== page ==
Professor Anna Vignoles is Professor of Education (1938) at the University of Cambridge. She has published widely on the impact of school resources on pupil achievement and on the socio-economic gap in pupil achievement. Her research interests include issues pertaining to equity in education, school choice, school efficiency and finance and the economic value of schooling. Anna is a Research Fellow at the Institute for Fiscal Studies and a Visiting Professor at the Institute of Education. She is also Deputy Director of the Centre for the Economics of Education and the Centre for the Analysis of Youth Transitions (funded by DfE). Anna has advised numerous government departments, including the Department for Education, the Department of Business, Innovation and Skills and HM Treasury. She provided advice to the Browne Review of Higher Education Funding, the House of Commons Education and Skills Committee investigation of higher education funding, the House of Lords Economic Affairs Select Committee, as part of their inquiry into education and training opportunities for young people, and Lord Leitch's Review of Skills. Anna is also the economist member of the NHS Pay Review Body. Anna is an Associate Editor for the Journal of the Royal Statistical Society, Series A. and Education Economics. She peer reviews for a range of journals and organisations including, the British Education Research Journal, the ESRC (I am a member of the ESRC Peer Review College), Oxford Economic Papers and the Economics of Education Review. Anna has strong links with policy-makers and was invited recently to speak at the ESRC Ministerial Seminar on "Longitudinal Studies and Administrative Data Sets", sponsored by David Willets MP, Minister for Universities and Science and on "The Future of Young People" at the Royal Society.

Contact: av404@cam.ac.uk

Daniel Wight

Daniel studied Social Anthropology at Edinburgh University, involving four months fieldwork in rural Jamaica, and graduated in 1981. He later carried out a community study in central Scotland, focussing on working class culture, unemployment, consumption and masculinity. This became the topic of his PhD (Edinburgh University, 1987). He subsequently contributed to several applied social science projects in the fields of education, community development and nursing. In 1990 he joined the MRC Medical Sociology Unit to conduct a qualitative study of young Glaswegian men's sexual behaviour, focussing on social influences, negotiation of sexual encounters and the impact of HIV. This led to work with an inter-disciplinary team, from 1993-96, to develop a theoretically based teacher-delivered sex education programme (SHARE), in collaboration with the Health Education Board for Scotland now NHS Health Scotland . Daniel led the evaluation of this programme, employing a randomised trial with 25 schools, complemented by a detailed process evaluation. Since 1997 Daniel has been involved in sexual behaviour research and the evaluation of a complex sexual health programme in Tanzania, in collaboration with the National Institute for Medical Research, Tanzania, and the London School of Hygiene and Tropical Medicine . From 2001-2010 he led the Unit's partnership in a Department for International Development Knowledge Programme, and then Research Consortium Programme, on HIV and sexual health in developing countries. Current research interests include early years intervention, young people's health and lifestyles, parent-child relationships and health outcomes, sexual and reproductive health in low income countries, the development and evaluation of interventions, and developing social science research capacity in Africa.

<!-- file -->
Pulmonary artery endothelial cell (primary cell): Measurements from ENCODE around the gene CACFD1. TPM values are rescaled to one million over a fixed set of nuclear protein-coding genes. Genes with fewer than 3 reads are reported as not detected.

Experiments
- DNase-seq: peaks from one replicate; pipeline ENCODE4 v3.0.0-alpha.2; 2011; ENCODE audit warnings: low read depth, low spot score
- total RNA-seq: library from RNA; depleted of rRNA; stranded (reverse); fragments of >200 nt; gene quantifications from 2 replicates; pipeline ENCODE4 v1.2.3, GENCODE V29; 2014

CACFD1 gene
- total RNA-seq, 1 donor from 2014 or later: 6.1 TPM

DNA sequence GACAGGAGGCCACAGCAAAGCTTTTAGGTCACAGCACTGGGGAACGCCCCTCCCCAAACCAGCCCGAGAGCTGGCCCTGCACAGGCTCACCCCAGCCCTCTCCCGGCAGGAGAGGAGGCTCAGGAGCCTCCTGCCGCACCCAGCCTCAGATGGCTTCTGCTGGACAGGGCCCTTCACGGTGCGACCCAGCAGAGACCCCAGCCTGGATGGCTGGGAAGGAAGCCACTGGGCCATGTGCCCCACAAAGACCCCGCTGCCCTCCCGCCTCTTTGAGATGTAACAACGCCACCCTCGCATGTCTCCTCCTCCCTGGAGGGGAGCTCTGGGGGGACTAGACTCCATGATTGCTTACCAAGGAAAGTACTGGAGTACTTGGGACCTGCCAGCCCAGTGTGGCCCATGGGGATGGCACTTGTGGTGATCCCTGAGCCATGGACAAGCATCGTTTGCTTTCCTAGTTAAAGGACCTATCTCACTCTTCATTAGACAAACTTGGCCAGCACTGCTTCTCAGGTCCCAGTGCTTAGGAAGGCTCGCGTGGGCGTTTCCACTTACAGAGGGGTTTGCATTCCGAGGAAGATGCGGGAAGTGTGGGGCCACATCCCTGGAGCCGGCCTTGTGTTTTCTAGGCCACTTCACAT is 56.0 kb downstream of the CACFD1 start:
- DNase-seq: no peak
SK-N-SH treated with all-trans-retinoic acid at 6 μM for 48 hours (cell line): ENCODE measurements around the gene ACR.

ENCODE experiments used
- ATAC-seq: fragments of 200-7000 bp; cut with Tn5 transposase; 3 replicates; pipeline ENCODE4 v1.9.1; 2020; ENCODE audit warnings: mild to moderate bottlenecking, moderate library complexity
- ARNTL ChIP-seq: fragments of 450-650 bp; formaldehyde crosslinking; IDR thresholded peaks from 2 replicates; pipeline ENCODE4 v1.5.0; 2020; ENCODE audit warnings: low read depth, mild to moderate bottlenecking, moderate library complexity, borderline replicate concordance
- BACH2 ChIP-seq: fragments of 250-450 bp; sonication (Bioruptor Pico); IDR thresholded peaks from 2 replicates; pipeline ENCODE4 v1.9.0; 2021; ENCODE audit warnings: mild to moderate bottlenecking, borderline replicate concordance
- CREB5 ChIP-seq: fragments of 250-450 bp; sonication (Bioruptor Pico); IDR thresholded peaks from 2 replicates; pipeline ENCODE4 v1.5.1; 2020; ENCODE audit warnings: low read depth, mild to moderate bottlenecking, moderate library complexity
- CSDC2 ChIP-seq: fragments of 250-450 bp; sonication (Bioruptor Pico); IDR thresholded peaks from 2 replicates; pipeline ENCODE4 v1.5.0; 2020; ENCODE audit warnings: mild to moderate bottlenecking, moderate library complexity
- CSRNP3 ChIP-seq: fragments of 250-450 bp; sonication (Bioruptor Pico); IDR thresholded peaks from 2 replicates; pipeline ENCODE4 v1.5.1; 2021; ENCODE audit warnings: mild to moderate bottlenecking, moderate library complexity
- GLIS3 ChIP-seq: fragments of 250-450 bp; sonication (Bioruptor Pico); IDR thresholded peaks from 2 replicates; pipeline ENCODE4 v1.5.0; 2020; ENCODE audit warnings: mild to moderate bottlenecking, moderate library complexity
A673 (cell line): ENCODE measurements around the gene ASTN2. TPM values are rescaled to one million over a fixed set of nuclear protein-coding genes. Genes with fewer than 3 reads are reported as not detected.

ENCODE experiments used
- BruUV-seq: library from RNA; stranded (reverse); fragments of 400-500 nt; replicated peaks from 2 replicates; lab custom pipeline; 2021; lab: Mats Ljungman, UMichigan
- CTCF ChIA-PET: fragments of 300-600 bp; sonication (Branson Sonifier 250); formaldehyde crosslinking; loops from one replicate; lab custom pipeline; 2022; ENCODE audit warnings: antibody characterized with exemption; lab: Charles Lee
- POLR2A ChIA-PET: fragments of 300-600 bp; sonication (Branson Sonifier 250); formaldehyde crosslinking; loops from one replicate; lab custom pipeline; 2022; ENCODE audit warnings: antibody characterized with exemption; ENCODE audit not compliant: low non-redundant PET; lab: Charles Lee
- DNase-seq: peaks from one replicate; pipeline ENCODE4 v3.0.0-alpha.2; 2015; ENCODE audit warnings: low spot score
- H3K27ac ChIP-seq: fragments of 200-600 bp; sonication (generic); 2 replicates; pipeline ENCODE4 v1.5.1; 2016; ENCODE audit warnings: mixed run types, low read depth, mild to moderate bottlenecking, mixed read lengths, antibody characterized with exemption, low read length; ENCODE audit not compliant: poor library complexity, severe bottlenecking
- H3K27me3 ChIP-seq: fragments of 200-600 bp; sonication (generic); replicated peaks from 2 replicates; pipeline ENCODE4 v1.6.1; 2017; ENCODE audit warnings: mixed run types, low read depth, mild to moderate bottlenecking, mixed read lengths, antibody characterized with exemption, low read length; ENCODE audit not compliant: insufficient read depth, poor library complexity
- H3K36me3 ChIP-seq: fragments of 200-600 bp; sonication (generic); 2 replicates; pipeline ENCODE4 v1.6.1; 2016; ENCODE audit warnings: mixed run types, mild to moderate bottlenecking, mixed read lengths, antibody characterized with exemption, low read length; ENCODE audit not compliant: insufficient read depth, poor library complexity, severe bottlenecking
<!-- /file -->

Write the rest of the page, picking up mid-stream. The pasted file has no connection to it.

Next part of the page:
Contact: Danny.Wight@glasgow.ac.uk